Will I Miss Out If I Wait on God?
Written by Jessie Ng, Malaysia. Originally written in Simplified Chinese.
I’ve always hated making decisions since I was young. I would often feel conflicted about what I should choose, not knowing which choice was better. And even when I knew what the “better” choice was, I’d still be unsure if I should commit to it.
Oddly, dealing with the former is sometimes easier. Whenever I don’t know which option is better, I know I can seek answers from the Bible and consult trusted elders and friends in church. But when it comes to the latter—committing to make the “better” choice, it becomes a matter of will: would I be willing to make the “better” choice?
That’s when I start splitting hairs. How do I define what is “good” and “better”? How can I be sure that what others think is “better” is truly good for me? In fact, sometimes I would get a strong urge to go against other people’s advice, because my “heart” seems to be telling me differently, and, well, I’ve got to follow my heart. . .
It’s hard to wait when in love
This tendency to resist the advice of others has helped me understand my friend Q’s decision. Some time ago, Q shared with me that she was attracted to a guy in our fellowship. Which was not surprising, since they attend the same church and serve together as leaders in the campus ministry, plus they also live close to each other.
Q is a gentle and lovely girl, and is very eager to serve despite her young age. Y is also an outstanding guy, and is likewise passionate about serving and caring for others. And the truth was, most friends already saw Q and Y as a couple of sorts.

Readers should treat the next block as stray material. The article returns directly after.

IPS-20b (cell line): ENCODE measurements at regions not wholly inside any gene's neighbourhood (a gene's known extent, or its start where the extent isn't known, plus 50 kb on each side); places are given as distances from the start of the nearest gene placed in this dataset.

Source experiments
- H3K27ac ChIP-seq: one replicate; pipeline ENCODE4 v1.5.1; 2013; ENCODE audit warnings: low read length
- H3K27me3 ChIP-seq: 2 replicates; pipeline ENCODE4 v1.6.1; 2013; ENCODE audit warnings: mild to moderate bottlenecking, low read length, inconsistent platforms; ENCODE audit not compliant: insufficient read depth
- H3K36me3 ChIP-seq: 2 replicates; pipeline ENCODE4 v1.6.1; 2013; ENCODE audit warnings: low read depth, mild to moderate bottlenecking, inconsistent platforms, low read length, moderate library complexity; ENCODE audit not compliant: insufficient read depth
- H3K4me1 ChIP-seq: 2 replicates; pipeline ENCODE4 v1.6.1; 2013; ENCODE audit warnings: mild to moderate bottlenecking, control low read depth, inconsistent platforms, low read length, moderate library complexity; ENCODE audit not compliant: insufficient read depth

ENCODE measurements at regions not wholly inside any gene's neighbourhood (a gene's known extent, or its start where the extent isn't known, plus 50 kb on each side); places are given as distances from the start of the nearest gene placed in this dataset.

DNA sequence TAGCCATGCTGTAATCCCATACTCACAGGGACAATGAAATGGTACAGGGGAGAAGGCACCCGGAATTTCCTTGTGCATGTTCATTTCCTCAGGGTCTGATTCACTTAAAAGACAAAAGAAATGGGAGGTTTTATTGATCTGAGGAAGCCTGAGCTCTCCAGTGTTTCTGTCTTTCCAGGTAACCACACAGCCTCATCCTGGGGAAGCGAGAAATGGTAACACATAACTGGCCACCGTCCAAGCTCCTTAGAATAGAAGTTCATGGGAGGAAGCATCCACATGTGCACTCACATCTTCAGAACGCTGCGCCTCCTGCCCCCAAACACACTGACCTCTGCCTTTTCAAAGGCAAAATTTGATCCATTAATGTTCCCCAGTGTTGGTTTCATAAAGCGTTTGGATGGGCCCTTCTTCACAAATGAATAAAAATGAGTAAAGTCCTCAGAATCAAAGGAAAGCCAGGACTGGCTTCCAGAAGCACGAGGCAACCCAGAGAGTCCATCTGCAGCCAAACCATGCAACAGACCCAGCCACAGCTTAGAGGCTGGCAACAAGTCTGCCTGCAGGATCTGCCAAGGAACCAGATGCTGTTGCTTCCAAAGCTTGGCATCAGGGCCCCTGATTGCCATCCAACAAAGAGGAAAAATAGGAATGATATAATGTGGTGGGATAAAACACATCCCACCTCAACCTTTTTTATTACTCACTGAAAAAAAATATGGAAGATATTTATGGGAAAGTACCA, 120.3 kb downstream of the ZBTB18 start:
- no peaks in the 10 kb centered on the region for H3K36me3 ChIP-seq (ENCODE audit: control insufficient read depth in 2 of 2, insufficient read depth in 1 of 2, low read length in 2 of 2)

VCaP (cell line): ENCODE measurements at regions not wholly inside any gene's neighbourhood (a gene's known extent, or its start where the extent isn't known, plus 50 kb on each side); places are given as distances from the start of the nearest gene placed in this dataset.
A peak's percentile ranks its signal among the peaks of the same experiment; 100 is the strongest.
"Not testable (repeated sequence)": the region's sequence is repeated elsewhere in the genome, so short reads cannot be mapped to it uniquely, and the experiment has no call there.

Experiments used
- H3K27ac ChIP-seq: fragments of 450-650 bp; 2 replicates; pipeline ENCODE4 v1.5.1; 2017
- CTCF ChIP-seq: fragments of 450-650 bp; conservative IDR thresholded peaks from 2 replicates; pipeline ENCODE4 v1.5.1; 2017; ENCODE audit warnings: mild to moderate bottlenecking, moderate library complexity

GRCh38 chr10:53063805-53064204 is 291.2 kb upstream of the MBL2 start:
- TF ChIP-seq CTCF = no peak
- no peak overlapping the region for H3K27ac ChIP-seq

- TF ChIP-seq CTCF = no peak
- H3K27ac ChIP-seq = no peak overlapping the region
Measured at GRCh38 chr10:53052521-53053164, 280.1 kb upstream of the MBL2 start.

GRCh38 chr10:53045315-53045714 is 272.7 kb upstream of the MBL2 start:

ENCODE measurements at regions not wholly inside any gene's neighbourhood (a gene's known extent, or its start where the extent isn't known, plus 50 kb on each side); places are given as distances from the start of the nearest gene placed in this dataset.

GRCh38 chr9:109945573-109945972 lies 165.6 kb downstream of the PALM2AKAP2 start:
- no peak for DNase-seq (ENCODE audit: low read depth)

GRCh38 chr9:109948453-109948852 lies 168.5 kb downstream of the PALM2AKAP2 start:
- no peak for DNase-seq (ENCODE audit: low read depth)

As the two gradually realised their feelings for each other, Q began to struggle with the way they interacted with each other, as they were clearly more intimate than platonic friends. As they’re both quite young, it was hard for them to manage their growing affection and set boundaries with each other.
Eventually, Q knew that she had to decide. She could heed the advice of the elders and other brothers and sisters and wait for a while. Or, she could listen to her heart and start a romantic relationship with Y.
After we spoke for more than two hours, she decided she would remain friends with Y, believing that it was the right decision according to her conscience.
However, one week later, Q and Y privately decided to be in a romantic relationship, which took everyone by surprise. When I thought about it though, it wasn’t really that surprising. I remember nearing the end of my conversation with Q, she had asked me yet again, “Why does everyone think it’s better not to start a romantic relationship?” I knew that Q was doubting her decision then to remain friends with Y.
Reflecting on the turn of events has reminded me of an analogy I once heard about romantic relationships: getting into a relationship is like going on a trip into the wilderness. While the scenery is beautiful and the unknown thrilling, the journey ahead is tough, with all kinds of dangers, not to mention the weariness and exhaustion to be expected from the long road. If a young person wants to embark on that kind of journey spontaneously, those around them will surely persuade them to wait till they’re more prepared.